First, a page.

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Deep learning training data (JOVE)

Cite this dataset

Heebner, Jessica et al. (2022). Deep learning training data (JOVE) [Dataset]. Dryad.


Cryo-electron tomography (cryo-ET) allows researchers to image cells in their native, hydrated state at the highest resolution currently possible. However, the technique has several limitations that make analyzing the data it generates time-intensive and difficult. Hand-segmenting a single tomogram can take hours to days of human effort, but the microscope can easily generate 50 or more tomograms a day. Current deep learning segmentation programs for cryo-ET do exist but are limited to segmenting one structure at a time. Here multi-slice U-Net convolutional neural networks are trained and applied to automatically segment multiple structures simultaneously within cryo-tomograms. With proper preprocessing, these networks can be robustly inferred to many tomograms without the need for training individual networks for each tomogram. This workflow dramatically improves the speed with which cryo-electron tomograms can be analyzed by cutting segmentation time down to under 30 min in most cases. Further, segmentations can be used to improve the accuracy of filament tracing within a cellular context and to rapidly extract coordinates for subtomogram averaging.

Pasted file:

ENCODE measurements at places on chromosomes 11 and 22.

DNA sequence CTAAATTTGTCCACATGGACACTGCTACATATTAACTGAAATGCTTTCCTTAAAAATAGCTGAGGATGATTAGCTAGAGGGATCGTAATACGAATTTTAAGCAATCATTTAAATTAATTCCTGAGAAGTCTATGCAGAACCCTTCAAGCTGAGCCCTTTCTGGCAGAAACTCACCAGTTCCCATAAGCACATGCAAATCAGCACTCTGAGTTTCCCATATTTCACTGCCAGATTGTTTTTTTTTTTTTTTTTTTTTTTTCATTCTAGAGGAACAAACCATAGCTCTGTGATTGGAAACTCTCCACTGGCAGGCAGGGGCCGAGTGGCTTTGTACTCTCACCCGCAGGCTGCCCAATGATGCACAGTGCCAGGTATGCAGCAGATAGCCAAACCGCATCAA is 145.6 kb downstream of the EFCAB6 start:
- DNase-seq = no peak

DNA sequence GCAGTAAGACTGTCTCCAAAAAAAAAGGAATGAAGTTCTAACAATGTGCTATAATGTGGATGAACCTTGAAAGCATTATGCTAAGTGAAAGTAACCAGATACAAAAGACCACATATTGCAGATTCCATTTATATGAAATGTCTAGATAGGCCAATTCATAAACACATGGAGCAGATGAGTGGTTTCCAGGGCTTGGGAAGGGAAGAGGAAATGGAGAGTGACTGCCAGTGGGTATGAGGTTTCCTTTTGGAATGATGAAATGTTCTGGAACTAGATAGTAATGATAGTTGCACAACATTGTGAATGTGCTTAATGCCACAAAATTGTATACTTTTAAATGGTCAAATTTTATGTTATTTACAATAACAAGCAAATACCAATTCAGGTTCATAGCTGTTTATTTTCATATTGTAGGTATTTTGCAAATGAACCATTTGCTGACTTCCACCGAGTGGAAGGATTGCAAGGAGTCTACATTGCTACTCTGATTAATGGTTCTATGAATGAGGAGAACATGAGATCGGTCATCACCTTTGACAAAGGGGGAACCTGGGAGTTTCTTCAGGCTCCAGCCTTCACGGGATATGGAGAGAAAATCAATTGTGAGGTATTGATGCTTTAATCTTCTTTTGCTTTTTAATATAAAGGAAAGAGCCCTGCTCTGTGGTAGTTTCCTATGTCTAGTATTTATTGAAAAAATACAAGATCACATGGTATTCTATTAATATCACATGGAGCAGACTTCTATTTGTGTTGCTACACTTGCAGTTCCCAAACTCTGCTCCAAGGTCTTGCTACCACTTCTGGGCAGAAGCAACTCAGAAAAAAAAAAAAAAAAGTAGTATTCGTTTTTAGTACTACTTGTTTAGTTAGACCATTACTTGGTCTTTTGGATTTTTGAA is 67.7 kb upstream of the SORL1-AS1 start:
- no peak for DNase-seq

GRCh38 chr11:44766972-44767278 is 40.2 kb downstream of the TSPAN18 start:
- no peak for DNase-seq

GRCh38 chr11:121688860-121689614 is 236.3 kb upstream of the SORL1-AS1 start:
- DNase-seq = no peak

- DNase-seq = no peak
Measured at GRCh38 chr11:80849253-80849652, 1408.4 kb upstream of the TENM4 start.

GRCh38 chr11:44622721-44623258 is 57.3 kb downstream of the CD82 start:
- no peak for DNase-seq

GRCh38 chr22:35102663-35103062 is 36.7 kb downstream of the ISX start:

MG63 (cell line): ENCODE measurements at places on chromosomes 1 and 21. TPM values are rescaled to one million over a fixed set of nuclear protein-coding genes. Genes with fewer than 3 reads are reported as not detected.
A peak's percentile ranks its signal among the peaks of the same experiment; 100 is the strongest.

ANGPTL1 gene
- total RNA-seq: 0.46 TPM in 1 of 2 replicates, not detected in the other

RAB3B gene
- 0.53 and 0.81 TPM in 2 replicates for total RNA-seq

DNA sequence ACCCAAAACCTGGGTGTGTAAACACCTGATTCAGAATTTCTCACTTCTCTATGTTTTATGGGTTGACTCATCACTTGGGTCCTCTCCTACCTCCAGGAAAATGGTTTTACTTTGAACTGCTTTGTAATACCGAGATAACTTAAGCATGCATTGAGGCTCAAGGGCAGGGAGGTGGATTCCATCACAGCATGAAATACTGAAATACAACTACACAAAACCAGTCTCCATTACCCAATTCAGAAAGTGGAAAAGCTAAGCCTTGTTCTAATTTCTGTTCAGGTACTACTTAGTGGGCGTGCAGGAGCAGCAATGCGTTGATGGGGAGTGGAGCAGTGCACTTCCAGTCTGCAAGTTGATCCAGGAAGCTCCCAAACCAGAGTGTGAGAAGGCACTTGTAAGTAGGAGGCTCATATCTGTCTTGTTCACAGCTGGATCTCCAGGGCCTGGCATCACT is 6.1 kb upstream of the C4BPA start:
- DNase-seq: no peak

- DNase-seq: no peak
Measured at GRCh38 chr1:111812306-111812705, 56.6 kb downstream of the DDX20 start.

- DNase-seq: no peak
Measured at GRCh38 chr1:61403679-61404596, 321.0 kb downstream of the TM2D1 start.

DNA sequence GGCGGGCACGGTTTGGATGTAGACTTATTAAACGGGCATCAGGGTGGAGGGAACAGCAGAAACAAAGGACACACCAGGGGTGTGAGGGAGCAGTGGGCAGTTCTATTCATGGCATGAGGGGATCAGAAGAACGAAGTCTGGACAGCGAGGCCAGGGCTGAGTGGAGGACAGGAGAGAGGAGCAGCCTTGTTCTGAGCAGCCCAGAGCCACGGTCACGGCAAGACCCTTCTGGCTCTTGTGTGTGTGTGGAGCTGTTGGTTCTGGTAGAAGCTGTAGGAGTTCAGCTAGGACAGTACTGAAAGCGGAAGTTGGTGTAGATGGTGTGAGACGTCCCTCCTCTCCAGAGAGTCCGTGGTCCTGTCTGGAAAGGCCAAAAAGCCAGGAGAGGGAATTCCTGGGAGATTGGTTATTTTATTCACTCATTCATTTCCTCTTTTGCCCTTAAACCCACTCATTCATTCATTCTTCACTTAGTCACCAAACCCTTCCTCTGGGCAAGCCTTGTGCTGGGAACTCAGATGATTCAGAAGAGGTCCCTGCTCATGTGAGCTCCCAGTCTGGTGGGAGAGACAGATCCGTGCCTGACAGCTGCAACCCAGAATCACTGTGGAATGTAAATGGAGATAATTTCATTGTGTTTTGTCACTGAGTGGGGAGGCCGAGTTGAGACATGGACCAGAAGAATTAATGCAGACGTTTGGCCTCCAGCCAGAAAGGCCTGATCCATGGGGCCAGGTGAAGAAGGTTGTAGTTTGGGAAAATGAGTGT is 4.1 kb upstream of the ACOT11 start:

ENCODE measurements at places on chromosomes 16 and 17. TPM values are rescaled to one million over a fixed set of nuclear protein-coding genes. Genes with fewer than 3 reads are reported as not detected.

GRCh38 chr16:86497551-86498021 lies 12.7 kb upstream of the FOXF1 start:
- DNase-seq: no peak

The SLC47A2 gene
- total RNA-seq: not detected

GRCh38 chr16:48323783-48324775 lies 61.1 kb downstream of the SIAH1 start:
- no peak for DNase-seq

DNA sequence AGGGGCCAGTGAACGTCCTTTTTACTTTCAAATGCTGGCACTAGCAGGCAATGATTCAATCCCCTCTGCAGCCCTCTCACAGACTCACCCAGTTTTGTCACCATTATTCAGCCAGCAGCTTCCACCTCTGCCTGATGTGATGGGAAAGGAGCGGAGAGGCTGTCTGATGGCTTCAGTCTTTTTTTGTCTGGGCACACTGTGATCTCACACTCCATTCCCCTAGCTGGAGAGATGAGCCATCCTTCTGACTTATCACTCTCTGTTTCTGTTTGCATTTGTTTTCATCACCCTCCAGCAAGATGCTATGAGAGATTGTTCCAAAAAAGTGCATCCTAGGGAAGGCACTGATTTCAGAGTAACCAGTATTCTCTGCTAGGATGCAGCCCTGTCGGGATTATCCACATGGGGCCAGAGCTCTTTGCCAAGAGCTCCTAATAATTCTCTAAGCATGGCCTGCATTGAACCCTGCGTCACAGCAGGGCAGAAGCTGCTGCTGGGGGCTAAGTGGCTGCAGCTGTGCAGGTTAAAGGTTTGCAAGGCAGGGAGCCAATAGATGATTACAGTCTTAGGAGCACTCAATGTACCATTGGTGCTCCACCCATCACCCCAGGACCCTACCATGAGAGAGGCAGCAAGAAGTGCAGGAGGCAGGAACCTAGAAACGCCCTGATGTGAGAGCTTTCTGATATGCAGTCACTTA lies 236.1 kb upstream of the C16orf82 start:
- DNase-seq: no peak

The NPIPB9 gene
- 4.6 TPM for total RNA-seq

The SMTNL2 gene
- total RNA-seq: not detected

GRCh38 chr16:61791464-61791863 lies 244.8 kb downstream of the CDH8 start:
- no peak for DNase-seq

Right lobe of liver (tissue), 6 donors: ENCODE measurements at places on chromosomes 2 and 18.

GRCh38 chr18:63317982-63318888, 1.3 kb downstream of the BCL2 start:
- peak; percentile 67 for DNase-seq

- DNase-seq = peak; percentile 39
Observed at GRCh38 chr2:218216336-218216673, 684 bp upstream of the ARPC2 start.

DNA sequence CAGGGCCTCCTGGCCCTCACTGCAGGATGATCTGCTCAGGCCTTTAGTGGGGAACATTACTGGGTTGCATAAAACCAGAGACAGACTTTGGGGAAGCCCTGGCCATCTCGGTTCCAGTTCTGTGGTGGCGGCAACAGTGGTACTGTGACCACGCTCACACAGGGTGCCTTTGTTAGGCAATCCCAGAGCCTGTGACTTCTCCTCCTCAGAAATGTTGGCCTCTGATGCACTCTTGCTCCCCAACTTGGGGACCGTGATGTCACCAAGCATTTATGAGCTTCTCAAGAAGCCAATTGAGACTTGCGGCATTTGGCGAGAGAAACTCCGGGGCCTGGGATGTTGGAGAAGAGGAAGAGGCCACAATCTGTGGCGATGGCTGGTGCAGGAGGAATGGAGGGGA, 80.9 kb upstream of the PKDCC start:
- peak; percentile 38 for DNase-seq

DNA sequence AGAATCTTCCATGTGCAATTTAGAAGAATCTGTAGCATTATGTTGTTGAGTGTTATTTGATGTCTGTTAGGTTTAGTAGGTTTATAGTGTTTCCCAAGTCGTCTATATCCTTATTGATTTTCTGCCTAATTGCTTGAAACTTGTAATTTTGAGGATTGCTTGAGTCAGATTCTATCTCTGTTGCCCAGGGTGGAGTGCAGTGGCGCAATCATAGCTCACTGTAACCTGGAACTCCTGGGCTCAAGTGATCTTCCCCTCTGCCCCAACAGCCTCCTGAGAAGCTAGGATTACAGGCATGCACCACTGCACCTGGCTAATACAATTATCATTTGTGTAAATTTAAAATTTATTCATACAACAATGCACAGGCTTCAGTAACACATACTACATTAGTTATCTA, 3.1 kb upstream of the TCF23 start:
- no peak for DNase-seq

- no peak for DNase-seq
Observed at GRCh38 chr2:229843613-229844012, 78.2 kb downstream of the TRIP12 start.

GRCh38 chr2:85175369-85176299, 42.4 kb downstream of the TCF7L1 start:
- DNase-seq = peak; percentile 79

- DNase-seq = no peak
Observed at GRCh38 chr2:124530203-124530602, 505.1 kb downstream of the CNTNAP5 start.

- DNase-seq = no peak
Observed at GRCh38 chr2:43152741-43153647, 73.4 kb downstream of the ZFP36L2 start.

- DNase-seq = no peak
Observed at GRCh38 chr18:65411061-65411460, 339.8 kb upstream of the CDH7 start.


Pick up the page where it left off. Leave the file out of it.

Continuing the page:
This data set was collected on a Titan Krios G3i using TFS Tomography 5.0. It was aligned and reconstructed using IMOD, and the multi-ROI was hand-segmented by the authors using Dragonfly 2022.1.

The data comes two forms.

1) An ORS object file that contains the unprocessed tomogram, the ground truth multi-ROI, and mask used to train the network used in our JOVE protocol. This is a ready-to-use format that can be imported to Dragonfly very simply.

2) A set of .MRC files containing the unprocessed tomogram (pixel size 13.6 ang/pix), and binary masks for the groud truth input classes we used to train the data. These allow users to use the dataset outside of the Dragonfly environment.

Usage notes

To open the ORS object, you will need the ORS Dragonfly software suite.

MRC files are readily opened in free software such as ImageJ and IMOD

ImageJ Reference

Schneider, C. A., Rasband, W. S., & Eliceiri, K. W. (2012). NIH Image to ImageJ: 25 years of image analysis. Nature Methods, 9(7), 671–675. doi:10.1038/nmeth.2089

IMOD Reference

Kremer J.R., D.N. Mastronarde and J.R. McIntosh (1996) Computer visualization of three-dimensional image data using IMOD. J. Struct. Biol. 116:71-76.


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